After obliterating her own 1,500-meter freestyle world record in Wednesday night’s timed final heats at the TYR Pro Swim Series in Indianapolis – her first meet as a professional and her first world record in 21 months – Katie Ledecky had to do something for an encore.
As the top seed in the 400 freestyle, she blew away the field by nearly 10 seconds, finishing with a time of 3:57.94. That wasn’t enough to beat her own world record, set at the Olympic Games Rio 2016, but it did break her U.S. Open record and was the second-fastest ever. Ledecky now owns the 10 fastest times in history.
But she wasn’t the only decorated Olympian to dazzle in the first full finals session of the meet. Five-time gold medalist Nathan Adrian put to rest any thoughts of his 100 free Pro Swim Series unbeaten streak being in trouble with a strong performance, finishing in a time of 48.69. Adrian looks as good as ever with a potential fourth Olympic appearance drawing closer.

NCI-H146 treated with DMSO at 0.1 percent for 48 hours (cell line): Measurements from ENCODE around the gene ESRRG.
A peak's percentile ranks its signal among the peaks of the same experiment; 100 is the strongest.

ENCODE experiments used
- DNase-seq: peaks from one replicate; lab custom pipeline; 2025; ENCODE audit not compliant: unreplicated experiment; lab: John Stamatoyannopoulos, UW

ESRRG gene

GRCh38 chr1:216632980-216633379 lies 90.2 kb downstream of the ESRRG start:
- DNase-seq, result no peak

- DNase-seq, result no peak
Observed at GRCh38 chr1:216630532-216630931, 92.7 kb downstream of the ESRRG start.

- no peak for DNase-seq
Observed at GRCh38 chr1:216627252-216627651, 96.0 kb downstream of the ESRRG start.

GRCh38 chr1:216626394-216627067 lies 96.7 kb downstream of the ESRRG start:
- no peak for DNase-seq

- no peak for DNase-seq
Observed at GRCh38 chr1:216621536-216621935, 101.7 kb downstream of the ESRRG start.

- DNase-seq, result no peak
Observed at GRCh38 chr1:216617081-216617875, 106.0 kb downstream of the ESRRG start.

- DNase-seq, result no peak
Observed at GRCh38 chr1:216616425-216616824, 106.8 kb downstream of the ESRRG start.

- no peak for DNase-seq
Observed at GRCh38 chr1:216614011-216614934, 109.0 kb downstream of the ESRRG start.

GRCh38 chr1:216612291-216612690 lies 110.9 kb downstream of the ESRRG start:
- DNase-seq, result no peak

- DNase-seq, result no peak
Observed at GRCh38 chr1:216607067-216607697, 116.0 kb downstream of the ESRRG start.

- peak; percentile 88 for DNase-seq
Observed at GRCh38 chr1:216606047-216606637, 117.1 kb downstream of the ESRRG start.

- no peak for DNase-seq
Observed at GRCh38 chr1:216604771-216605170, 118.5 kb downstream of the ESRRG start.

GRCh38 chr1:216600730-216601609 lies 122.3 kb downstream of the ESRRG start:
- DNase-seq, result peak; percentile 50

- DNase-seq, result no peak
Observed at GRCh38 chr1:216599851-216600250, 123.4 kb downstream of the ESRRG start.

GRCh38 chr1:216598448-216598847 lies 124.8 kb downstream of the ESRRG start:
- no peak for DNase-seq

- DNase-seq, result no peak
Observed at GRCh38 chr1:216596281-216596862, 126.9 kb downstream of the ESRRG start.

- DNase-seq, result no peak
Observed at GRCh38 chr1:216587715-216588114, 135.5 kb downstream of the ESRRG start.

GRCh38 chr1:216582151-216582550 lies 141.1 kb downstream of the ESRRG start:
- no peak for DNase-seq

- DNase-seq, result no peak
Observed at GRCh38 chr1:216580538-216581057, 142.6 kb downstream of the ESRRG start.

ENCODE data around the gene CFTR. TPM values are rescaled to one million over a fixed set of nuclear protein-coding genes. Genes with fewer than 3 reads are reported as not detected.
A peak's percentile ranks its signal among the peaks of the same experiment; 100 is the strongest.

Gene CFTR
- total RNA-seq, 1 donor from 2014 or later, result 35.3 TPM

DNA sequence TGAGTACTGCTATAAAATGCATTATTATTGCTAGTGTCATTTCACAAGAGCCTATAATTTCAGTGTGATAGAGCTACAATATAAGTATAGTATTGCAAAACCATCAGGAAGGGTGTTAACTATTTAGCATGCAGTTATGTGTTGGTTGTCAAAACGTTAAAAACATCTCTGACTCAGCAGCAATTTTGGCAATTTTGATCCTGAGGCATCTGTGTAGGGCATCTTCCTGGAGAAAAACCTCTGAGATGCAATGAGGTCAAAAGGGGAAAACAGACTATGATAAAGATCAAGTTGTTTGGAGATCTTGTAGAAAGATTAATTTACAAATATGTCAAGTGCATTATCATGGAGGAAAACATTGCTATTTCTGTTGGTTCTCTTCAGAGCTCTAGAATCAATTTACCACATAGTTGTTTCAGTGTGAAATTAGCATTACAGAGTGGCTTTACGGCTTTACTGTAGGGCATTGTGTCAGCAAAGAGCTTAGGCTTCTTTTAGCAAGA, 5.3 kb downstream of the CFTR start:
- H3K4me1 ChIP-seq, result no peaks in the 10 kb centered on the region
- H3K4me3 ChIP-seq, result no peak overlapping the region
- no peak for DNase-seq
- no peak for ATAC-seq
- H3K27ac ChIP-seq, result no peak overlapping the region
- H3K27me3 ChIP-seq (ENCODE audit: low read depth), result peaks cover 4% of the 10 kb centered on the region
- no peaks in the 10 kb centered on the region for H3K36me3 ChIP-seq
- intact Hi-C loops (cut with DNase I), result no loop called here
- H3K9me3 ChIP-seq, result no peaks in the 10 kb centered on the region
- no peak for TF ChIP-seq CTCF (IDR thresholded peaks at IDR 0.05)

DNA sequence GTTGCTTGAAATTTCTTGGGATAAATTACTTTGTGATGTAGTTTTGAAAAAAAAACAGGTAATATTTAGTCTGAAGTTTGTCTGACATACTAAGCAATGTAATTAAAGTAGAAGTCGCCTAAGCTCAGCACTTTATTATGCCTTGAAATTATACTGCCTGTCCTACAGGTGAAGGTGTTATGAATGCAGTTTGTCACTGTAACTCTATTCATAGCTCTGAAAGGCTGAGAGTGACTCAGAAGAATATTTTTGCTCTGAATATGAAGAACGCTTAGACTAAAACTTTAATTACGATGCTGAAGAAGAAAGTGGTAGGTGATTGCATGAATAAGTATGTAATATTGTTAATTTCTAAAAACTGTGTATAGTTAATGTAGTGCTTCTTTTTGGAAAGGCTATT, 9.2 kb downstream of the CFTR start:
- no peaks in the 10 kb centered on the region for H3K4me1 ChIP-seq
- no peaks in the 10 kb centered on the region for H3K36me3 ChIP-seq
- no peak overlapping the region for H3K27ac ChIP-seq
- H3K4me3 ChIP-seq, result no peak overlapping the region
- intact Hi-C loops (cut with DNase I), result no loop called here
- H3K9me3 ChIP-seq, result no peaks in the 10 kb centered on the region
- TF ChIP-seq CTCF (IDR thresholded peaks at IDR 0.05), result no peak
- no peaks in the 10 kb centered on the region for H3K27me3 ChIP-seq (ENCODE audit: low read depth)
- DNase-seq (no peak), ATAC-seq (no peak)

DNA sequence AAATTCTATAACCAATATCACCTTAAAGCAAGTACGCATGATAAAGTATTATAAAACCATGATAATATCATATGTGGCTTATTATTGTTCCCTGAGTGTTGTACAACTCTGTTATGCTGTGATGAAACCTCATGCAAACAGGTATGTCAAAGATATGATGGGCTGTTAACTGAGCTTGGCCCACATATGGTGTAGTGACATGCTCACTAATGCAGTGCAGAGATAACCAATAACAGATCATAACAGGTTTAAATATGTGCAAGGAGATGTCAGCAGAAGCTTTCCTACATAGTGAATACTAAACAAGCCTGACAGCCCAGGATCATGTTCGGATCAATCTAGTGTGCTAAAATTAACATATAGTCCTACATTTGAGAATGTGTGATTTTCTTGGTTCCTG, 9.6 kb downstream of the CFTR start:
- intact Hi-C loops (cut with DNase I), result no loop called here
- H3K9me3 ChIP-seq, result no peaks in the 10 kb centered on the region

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2016 Olympic medley champion Kelsi (Worrell) Dahlia got the evening started with a win in the women’s 100 butterfly, then fellow relay gold medalist Gunnar Bentz took first in the men’s event. In the men’s 400 free, it was Zane Grothe just edging out Egyptian Olympian Marwan El Kamash by just over a tenth.
Melanie Margalis, also a relay gold medalist from Rio, won the women’s 200 breaststroke in a very close three-way race, catching Emily Escobedo in the last moment to win by less than a tenth of a second. Daniel Roy held off a charging Chase Kalisz in the men’s race, winning in 2:09.73.
Then in the women’s 400 free, two-time gold medalist Simone Manuel came up just short to Taylor Ruck of Canada. Manuel could not close on Ruck’s lead that she established early in the race.
The action continues tomorrow from the IUPUI Natatorium in Indianapolis, which will be carried live on The Olympic Channel starting at 7 p.m. EDT. Then the finals conclude on Saturday on NBCSN, again starting at 7 p.m.
Todd Kortemeier is a sportswriter, editor and children’s book author from Minneapolis. He is a contributor to TeamUSA.org on behalf of Red Line Editorial, Inc.